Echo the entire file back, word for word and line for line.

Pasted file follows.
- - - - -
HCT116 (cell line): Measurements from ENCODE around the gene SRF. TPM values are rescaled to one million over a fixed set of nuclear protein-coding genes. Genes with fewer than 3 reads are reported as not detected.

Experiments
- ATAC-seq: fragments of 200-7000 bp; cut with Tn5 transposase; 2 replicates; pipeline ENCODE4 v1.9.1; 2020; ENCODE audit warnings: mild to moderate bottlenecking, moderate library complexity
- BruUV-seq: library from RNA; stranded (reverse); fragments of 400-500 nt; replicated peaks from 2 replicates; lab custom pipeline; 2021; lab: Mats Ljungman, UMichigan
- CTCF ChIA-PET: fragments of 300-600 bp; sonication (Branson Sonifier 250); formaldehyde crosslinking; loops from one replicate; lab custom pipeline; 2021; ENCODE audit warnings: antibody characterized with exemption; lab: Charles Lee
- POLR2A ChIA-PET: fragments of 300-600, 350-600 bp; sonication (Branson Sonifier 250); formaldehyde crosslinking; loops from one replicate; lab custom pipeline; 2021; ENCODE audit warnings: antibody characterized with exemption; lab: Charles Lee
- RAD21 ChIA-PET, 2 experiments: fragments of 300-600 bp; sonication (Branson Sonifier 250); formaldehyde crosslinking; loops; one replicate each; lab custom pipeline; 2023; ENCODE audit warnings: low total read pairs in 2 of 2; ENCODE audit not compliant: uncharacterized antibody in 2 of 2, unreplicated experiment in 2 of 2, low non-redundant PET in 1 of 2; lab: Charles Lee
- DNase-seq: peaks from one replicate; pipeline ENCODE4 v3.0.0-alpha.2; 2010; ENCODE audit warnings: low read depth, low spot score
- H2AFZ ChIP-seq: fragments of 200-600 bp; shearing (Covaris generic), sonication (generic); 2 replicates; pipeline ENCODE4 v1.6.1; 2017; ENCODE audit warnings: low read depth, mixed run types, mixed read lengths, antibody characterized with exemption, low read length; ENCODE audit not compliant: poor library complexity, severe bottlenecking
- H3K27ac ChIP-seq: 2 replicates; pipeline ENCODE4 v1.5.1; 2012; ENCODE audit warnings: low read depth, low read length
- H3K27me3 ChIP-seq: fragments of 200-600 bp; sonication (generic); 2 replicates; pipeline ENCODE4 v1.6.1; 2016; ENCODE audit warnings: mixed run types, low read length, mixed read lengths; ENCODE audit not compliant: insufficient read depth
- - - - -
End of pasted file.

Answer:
HCT116 (cell line): Measurements from ENCODE around the gene SRF. TPM values are rescaled to one million over a fixed set of nuclear protein-coding genes. Genes with fewer than 3 reads are reported as not detected.

Experiments
- ATAC-seq: fragments of 200-7000 bp; cut with Tn5 transposase; 2 replicates; pipeline ENCODE4 v1.9.1; 2020; ENCODE audit warnings: mild to moderate bottlenecking, moderate library complexity
- BruUV-seq: library from RNA; stranded (reverse); fragments of 400-500 nt; replicated peaks from 2 replicates; lab custom pipeline; 2021; lab: Mats Ljungman, UMichigan
- CTCF ChIA-PET: fragments of 300-600 bp; sonication (Branson Sonifier 250); formaldehyde crosslinking; loops from one replicate; lab custom pipeline; 2021; ENCODE audit warnings: antibody characterized with exemption; lab: Charles Lee
- POLR2A ChIA-PET: fragments of 300-600, 350-600 bp; sonication (Branson Sonifier 250); formaldehyde crosslinking; loops from one replicate; lab custom pipeline; 2021; ENCODE audit warnings: antibody characterized with exemption; lab: Charles Lee
- RAD21 ChIA-PET, 2 experiments: fragments of 300-600 bp; sonication (Branson Sonifier 250); formaldehyde crosslinking; loops; one replicate each; lab custom pipeline; 2023; ENCODE audit warnings: low total read pairs in 2 of 2; ENCODE audit not compliant: uncharacterized antibody in 2 of 2, unreplicated experiment in 2 of 2, low non-redundant PET in 1 of 2; lab: Charles Lee
- DNase-seq: peaks from one replicate; pipeline ENCODE4 v3.0.0-alpha.2; 2010; ENCODE audit warnings: low read depth, low spot score
- H2AFZ ChIP-seq: fragments of 200-600 bp; shearing (Covaris generic), sonication (generic); 2 replicates; pipeline ENCODE4 v1.6.1; 2017; ENCODE audit warnings: low read depth, mixed run types, mixed read lengths, antibody characterized with exemption, low read length; ENCODE audit not compliant: poor library complexity, severe bottlenecking
- H3K27ac ChIP-seq: 2 replicates; pipeline ENCODE4 v1.5.1; 2012; ENCODE audit warnings: low read depth, low read length
- H3K27me3 ChIP-seq: fragments of 200-600 bp; sonication (generic); 2 replicates; pipeline ENCODE4 v1.6.1; 2016; ENCODE audit warnings: mixed run types, low read length, mixed read lengths; ENCODE audit not compliant: insufficient read depth